Deciding what type of hospice care is right for your loved one can seem intimidating. After weeks, months, or longer of serving the role as primary caregiver, you know your loved one’s needs better than anyone else. This guide will help you understand the different levels of care available and help you coordinate with your loved one’s physicians and a hospice care team to decide what’s best.
Signs That You Should Consider Hospice Care
We know that deciding to look into hospice care is difficult. As a caregiver or loved one beginning this research, you are taking steps to ensure the comfort and quality of life for someone, and that is an incredible gift to give, no matter how hard.
Some signs that hospice care may be the next step for your loved one is if you are feeling overwhelmed trying to help them through day-to-day functions and seeing little improvement in their condition over time. Regular infections and hospital visits are taxing on you both. So, choosing the appropriate hospice care can give you and your family the necessary resources and support to make life more enjoyable for everyone through this process.
Levels of Hospice Care Available
Once you’ve chosen to begin hospice care, you and your loved ones will need to decide what level of hospice care fits your needs and availability. Many hospice care recipients stay in the comfort of their homes while receiving care from visiting nurses, physicians, and counselors. Others may benefit more from the resources available in a facility, including the community there. Let’s discuss the four levels of care offered by most hospice care teams.
Routine Home Care
Routine Home Care, or RHC, is the most independent level of care available to families. This is for families who have already hired a caretaker or have structured their lives around fulfilling the caretaker role. RHC includes regular nurse visits to check in on your loved one and answer questions you may have. They also provide physician checkups, equipment, medical supplies, and all the resources a family would need to keep their loved one safe.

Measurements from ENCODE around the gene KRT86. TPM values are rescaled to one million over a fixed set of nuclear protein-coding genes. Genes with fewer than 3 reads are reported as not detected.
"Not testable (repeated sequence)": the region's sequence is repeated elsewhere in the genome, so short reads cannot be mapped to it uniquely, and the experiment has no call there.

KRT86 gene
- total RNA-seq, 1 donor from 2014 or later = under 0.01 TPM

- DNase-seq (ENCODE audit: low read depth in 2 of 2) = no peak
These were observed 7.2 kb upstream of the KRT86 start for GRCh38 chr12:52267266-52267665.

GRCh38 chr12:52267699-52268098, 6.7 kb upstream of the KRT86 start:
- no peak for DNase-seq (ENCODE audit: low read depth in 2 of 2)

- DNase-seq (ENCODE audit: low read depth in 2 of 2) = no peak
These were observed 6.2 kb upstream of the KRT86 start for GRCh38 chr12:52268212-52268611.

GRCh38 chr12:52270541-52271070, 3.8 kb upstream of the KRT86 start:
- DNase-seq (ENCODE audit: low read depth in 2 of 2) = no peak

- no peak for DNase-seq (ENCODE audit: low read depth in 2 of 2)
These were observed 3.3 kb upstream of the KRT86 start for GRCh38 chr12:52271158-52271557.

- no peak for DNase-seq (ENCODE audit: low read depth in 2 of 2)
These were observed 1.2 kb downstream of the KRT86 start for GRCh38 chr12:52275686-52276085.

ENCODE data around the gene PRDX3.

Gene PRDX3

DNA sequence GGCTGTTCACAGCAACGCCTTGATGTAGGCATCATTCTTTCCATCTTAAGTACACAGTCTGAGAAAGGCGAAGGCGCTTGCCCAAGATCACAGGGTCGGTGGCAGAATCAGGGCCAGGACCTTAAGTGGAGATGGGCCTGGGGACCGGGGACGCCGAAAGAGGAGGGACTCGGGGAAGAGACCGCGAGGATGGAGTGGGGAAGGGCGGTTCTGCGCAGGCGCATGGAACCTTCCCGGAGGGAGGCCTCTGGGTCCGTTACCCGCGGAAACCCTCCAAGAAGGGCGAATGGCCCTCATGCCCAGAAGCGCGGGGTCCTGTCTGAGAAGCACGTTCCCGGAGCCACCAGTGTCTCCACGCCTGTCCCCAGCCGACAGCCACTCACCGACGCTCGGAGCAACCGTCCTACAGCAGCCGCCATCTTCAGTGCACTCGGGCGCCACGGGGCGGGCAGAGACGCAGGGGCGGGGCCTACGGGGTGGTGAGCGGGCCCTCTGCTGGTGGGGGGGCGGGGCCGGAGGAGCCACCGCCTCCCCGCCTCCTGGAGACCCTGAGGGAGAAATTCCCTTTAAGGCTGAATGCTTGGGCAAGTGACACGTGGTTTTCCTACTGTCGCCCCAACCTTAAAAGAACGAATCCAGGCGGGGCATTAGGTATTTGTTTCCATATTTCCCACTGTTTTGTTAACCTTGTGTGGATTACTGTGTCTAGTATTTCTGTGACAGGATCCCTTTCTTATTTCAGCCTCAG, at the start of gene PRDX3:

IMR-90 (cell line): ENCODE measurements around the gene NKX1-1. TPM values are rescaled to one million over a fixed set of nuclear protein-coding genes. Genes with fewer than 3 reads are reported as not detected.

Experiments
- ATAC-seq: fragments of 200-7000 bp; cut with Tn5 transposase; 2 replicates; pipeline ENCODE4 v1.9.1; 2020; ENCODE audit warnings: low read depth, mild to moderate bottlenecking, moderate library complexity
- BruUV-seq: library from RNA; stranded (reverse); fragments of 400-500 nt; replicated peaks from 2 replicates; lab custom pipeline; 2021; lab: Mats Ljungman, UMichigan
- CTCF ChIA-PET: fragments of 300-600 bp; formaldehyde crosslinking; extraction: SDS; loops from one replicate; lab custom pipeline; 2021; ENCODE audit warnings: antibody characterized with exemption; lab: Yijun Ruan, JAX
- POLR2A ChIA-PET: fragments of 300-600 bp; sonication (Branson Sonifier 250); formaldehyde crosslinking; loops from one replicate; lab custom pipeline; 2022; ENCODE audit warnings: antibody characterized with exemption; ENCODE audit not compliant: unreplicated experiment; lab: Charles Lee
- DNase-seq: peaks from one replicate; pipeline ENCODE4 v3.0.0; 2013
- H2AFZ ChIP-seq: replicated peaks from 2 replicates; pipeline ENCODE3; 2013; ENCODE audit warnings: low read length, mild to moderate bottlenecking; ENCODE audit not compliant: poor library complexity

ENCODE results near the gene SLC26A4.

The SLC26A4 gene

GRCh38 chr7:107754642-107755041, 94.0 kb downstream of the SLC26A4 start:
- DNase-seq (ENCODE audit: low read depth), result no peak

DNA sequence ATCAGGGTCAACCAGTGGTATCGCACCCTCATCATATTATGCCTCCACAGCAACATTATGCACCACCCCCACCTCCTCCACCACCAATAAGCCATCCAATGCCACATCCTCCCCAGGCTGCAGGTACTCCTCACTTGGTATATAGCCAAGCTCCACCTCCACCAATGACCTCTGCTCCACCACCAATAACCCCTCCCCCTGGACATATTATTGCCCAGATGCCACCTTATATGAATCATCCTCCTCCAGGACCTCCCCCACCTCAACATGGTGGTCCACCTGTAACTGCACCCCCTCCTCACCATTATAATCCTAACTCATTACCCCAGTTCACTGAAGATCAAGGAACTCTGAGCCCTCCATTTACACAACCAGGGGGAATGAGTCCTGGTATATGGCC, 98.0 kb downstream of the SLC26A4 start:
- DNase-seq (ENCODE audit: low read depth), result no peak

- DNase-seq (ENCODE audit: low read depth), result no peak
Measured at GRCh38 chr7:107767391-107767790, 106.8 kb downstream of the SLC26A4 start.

Routine home care isn’t the best choice for many families with small children or several other life obligations. While care and support are available on-call 24/7, a primary caregiver will still need to be available to help their loved one through day-to-day functions and monitor their health. RHC is also available for loved ones in assisted-living facilities or nursing homes, not just private residences.
Continuous Home Care
Continuous Home Care is another option in which a loved one remains at home during their care, though this option is typically not available unless necessary. Continuous care is an option for loved ones who are already receiving RHC and are now in crisis. This means that a medical emergency has triggered the need for urgent, round-the-clock intensive care and immediate availability of nursing staff.